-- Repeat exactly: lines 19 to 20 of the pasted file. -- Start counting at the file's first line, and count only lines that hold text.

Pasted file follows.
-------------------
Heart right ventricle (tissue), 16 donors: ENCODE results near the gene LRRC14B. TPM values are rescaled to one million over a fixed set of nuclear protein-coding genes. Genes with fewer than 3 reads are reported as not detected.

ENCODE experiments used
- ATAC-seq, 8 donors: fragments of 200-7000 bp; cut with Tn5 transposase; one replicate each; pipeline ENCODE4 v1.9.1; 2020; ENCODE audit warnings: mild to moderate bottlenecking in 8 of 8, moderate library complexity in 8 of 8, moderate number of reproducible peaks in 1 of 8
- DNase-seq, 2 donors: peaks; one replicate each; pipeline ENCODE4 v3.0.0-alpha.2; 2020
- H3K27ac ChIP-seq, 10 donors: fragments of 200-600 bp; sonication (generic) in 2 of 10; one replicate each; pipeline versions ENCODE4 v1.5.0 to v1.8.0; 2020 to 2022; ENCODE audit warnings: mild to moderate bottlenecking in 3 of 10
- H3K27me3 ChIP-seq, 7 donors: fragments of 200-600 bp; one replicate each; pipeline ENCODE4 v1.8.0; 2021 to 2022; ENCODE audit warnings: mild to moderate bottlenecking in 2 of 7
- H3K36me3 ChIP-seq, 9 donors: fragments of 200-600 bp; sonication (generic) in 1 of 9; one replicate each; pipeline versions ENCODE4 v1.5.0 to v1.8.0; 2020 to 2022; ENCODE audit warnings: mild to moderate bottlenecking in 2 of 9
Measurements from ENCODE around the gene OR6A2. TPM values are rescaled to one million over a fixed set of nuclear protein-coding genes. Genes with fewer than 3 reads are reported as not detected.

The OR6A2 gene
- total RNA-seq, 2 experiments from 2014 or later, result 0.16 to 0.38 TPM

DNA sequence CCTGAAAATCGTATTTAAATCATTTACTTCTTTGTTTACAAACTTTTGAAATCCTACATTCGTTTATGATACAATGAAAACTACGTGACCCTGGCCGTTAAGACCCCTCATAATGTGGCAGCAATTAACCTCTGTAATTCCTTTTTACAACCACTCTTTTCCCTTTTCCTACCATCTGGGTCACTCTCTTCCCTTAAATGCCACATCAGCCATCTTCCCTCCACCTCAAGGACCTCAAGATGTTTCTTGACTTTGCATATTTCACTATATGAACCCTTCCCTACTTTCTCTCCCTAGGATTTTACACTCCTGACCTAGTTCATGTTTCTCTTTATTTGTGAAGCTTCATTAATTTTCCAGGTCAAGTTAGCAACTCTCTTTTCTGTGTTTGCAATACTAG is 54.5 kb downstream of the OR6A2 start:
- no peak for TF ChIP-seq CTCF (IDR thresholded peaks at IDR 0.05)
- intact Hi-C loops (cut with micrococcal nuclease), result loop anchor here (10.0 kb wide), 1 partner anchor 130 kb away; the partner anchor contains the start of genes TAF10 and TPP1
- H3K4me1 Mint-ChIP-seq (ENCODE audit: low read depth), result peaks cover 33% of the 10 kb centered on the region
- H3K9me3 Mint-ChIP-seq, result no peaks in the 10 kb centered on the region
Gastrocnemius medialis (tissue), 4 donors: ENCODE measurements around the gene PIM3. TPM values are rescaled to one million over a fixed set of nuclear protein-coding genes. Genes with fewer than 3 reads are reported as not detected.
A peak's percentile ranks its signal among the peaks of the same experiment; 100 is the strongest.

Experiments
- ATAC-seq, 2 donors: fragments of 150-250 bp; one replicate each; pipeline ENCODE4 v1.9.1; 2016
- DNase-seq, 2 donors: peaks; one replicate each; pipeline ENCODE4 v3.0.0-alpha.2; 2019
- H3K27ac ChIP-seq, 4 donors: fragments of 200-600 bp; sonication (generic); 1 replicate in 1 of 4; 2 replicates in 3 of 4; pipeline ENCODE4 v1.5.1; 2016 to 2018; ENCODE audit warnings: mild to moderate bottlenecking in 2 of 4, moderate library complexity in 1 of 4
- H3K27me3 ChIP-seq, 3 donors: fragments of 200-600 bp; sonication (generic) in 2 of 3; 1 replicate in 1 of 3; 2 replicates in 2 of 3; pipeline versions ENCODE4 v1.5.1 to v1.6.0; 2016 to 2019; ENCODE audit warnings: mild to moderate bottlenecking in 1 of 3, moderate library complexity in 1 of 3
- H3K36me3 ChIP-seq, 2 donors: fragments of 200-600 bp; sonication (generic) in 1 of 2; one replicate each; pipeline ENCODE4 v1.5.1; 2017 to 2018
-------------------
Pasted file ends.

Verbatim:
- ATAC-seq, 2 donors: fragments of 150-250 bp; one replicate each; pipeline ENCODE4 v1.9.1; 2016
- DNase-seq, 2 donors: peaks; one replicate each; pipeline ENCODE4 v3.0.0-alpha.2; 2019